Pavane for an infantile sense of humour

Now listen carefully. I’m about to give away a secret about orchestral musicians – something you probably haven’t noticed when you’re in the audience at a concert.

There we are on stage, dressed up in tails and tiaras, looking for all the world as though we’re taking things very seriously indeed. This is an illusion, a musical trompe l’oeil. Because actually, at any given time, most of us are a hemidemisemiquaver away from a helpless, hysterical fit of the giggles. Snorts of laughter. Uncontrollable guffaws.

Now you could, if you were being nice about it, put this down to the pressure of performance. The nerve-racking precision required to play classical music well. The constant looking-over-your-shoulder worry that there’s someone out there who’s better than you – and they want your job. Yeah yeah, yada yada. It’s got nothing to do with this.

It’s because our collective sense of humour is that of a 3 year old.

For starters, let’s take the opening of Tchaikovsky’s 5th Symphony. The sombre, funereal introduction – the narrative paradigm of per aspera ad astra which manifests as an overall tonal trajectory of E minor to E major,  “a complete resignation before fate, which is the same as the inscrutable predestination of fate”.  Bollocks. This is what musicians hear at the beginning of Tchaikovsky’s 5th:

Who’s got the keys to the shithouse?

Name virtually any piece of classical music, anything at all. You can bet that we’ll have made up rude words to it.

I’m not going to reveal all our offensive lyrics here because there are just too many. Well OK, maybe a couple – but don’t say I didn’t warn you. Scheherezade (“Oh my god, I’ve had a wet dream again”); the famous solo at the beginning of Till Eulenspiegel (“This French horn player, this French horn player, this French horn player, will be lucky if she doesn’t fuck it up”).

Anyway, you get the picture. Childish.

Not that I’m making excuses or anything, but I think our perilous proximity to hysterics is down to a dichotomy. OK, that sounds pretentious. Let me explain. Basically, classical music is taken very seriously. Therefore it’s extremely funny when it goes wrong.

You know that bit in the Verdi Requiem? The beginning of the Dies Irae, when the percussion player bashes the life out of an enormously huge bass drum? It’s dramatic. One of those genuinely terrifying ‘Day of Wrath’ classical moments. In other words, it’s serious. Have you guessed where I’m going with this?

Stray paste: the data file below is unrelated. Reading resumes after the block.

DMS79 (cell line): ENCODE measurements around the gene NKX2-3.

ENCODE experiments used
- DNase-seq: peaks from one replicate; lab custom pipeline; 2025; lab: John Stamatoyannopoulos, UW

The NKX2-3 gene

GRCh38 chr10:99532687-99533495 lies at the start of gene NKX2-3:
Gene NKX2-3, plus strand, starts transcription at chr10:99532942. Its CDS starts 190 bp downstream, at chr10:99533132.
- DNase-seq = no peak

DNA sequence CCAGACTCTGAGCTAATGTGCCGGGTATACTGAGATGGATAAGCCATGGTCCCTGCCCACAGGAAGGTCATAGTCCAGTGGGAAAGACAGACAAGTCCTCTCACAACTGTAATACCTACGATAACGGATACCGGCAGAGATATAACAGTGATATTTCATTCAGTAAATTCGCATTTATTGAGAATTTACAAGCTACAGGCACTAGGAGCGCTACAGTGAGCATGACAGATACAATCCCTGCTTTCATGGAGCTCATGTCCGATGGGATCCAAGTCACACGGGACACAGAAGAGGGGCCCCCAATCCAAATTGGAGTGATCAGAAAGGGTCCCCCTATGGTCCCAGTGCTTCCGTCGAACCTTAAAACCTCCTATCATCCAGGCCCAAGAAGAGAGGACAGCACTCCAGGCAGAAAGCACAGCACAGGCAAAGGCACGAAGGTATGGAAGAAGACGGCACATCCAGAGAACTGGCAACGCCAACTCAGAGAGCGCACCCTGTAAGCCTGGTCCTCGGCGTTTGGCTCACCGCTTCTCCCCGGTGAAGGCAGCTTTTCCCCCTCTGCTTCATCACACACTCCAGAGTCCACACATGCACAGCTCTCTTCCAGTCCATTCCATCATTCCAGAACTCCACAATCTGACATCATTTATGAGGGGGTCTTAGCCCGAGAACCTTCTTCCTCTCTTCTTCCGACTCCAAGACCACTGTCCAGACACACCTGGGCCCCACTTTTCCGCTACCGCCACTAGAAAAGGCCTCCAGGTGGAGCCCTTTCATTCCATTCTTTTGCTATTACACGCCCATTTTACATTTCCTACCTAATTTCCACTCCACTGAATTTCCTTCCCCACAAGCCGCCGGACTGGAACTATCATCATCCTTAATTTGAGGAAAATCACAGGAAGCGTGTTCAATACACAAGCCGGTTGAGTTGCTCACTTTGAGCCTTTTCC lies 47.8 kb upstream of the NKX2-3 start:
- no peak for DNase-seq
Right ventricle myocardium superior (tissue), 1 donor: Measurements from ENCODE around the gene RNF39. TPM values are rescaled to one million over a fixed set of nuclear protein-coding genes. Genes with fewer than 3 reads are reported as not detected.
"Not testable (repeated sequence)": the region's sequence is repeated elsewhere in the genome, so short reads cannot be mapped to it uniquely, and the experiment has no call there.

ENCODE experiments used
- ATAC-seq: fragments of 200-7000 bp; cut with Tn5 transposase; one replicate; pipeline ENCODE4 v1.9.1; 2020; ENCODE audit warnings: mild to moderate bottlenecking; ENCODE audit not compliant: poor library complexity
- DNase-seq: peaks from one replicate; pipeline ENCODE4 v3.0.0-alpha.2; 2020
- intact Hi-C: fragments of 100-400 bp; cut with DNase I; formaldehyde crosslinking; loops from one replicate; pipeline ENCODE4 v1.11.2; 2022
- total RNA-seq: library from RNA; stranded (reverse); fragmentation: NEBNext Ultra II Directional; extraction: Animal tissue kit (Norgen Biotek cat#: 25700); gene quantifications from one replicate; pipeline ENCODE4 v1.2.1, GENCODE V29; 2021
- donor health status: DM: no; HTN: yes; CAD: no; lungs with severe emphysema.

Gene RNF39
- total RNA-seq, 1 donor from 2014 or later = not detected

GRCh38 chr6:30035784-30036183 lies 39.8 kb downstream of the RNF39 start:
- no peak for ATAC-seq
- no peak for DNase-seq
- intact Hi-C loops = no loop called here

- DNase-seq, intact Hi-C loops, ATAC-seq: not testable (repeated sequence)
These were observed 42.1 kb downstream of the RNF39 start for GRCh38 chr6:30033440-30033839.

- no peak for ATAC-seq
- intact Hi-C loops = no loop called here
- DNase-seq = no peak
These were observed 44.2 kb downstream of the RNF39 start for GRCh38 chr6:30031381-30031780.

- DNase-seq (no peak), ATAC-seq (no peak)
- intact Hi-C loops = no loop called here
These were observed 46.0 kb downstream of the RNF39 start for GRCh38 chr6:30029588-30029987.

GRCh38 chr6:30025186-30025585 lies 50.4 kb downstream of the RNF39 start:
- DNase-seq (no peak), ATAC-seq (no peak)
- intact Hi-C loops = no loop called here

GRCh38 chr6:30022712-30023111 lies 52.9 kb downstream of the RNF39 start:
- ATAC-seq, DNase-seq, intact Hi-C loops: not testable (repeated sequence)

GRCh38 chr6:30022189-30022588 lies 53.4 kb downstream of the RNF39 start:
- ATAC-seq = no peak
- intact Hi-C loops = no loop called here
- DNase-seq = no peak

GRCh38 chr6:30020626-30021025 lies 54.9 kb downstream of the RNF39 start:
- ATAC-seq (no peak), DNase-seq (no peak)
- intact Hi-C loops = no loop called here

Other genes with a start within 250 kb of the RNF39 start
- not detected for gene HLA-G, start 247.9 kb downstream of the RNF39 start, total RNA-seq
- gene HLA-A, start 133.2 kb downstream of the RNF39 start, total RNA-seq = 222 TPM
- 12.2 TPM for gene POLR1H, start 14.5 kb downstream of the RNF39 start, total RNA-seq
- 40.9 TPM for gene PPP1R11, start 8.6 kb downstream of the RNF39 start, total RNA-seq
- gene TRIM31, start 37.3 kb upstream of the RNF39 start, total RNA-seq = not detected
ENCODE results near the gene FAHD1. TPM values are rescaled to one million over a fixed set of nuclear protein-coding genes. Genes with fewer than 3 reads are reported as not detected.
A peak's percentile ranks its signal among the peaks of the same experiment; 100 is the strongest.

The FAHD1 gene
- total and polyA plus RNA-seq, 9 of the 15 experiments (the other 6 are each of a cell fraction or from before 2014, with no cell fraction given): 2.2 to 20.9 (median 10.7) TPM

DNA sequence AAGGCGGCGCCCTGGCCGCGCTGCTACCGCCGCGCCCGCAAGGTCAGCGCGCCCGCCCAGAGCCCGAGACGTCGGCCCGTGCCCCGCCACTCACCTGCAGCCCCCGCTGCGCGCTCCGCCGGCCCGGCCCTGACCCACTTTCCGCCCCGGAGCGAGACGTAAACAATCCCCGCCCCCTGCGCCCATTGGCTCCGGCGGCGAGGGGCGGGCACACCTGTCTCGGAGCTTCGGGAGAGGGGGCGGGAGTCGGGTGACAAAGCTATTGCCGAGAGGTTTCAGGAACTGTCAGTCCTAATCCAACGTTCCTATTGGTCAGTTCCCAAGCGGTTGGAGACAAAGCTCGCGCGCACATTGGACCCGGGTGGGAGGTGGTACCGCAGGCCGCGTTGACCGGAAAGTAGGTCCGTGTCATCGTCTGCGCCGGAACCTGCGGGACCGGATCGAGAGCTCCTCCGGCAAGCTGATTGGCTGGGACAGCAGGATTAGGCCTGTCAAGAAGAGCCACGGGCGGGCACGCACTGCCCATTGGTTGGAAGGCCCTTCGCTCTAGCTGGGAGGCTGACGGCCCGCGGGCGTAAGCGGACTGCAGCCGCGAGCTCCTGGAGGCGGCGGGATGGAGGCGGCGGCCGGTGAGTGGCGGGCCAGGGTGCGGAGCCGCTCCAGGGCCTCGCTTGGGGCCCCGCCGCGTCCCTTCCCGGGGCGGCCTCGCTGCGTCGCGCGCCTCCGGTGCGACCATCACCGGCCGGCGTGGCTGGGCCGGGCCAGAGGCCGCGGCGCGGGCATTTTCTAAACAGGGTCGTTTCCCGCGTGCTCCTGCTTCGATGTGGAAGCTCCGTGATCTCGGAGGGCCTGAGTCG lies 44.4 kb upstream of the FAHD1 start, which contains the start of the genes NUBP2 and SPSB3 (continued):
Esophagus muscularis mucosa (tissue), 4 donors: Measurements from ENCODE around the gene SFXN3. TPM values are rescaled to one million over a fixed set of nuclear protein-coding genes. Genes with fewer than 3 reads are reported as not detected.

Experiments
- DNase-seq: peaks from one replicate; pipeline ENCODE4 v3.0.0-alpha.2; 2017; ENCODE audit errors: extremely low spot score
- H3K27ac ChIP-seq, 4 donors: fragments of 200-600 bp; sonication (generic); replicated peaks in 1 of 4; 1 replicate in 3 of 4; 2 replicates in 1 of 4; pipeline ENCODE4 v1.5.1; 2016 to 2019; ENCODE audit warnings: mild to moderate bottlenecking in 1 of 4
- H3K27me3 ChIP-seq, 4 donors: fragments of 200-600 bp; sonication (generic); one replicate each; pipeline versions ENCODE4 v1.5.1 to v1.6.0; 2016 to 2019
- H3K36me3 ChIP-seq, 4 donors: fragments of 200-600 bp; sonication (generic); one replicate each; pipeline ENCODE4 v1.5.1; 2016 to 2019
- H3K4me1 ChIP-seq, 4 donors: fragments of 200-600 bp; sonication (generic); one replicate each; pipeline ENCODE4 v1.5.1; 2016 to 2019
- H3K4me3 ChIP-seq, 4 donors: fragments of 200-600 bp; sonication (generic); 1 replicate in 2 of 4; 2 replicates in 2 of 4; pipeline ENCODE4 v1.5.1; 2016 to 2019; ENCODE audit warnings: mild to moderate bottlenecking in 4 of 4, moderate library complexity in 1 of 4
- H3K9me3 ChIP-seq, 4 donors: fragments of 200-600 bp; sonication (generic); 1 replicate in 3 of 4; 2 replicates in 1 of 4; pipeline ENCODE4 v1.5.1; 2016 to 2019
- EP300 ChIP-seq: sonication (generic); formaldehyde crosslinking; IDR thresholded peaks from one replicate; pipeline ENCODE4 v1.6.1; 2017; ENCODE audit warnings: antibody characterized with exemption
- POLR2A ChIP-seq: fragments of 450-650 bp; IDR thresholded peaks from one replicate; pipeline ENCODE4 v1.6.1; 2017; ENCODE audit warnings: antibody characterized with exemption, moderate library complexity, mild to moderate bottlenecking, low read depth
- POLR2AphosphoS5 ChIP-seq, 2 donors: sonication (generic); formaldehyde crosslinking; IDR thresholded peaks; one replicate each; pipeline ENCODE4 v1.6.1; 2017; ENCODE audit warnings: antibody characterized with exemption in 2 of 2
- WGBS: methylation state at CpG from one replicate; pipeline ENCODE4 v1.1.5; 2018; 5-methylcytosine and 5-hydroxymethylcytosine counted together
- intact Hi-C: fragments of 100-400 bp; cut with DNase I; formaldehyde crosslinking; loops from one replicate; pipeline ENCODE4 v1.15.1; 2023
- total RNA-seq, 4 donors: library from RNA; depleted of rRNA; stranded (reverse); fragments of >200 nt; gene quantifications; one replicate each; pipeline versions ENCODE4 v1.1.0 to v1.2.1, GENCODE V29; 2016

Apparently, the drum wasn’t properly secured to its stand.

It didn’t make it past the second bash. Following the percussionist’s enthusiastic run-up, it rolled magnificently and unstoppably through the entire orchestra. Gradually picking up speed as it went, the bass drum left a trail of felled musicians who utterly failed to contain their glee.

Next time you go to a concert, pay close attention to the orchestra. At least one of us will be laughing.


4 thoughts on “Pavane for an infantile sense of humour

  1. I am all too familiar with this! My favourite story along this line is when I was playing with my Youth Orchestra in Japan. We had a very important concert to finish the tour and it opened with the overture to Wagner’s Rienzi, which started with me playing one long note. Luckily it was concert A, so I tried to keep it in my head after tuning to help me pitch it correctly. On seeing this my fellow trumpets all started playing (very quietly) many different notes in order to put me off. All because they thought it would be amusing. I’d probably have done the same if I was in their place!

  2. Two to add to the ‘words to music’ list:
    Bartered Bride overture (from bar 8): Fuck. Fuck a duck. Fuck another duck. Fuck another fucking duck. ETC.
    Brahms 4, 1st movement: Fuck you, and you, and you, and you, and you, and you, and you, and you, and you ETC.
    In case you were in any doubt, conductors can be just as childish as orchestral players.

  3. Dear Helen,

    An amusing blog. Please write more often.

    I was told by a bassoonist many years ago, that when playing the principal theme of Mendelssohn’s Hebrides Overture there’s a useful phrase, that if mouthed while playing the bassoon, opens up the oral cavity to best effect: “My dog’s got a hard-on!”

    I can find no evidence of this on the Internet (please don’t go Googling it as I did; the results are not nice!), and some twenty to twenty-five years later, I became re-acquainted with that bassoonist, but she denies all knowledge of the phrase (hardly one you’d forget, is it?) As a horn player (manqué—as so many of us are), I find the use of this phrase completely plausible, as we horns also change the size of the cavity by opening the throat and lowering the lower jaw to play in the profound depths of our instrument’s range.

    Now, my wife (who I had amused with this phrase, and the same Bartered Bride one to which Lev refers) accuses me of making it up! (I should be so inventive!) So would you confirm whether this is part of bassoonist’s lore, please?



    • Dear Joe,

      Thank you for reminding me. I’d forgotten about the link between the Hebrides, the dog and his appendage.

      As for the oral cavity thing… sadly not. It wouldn’t help much. But it’s useful to have the phrase in your head. It helps reduce the terror of the piano F#, which on most bassoons comes out like a fog horn.

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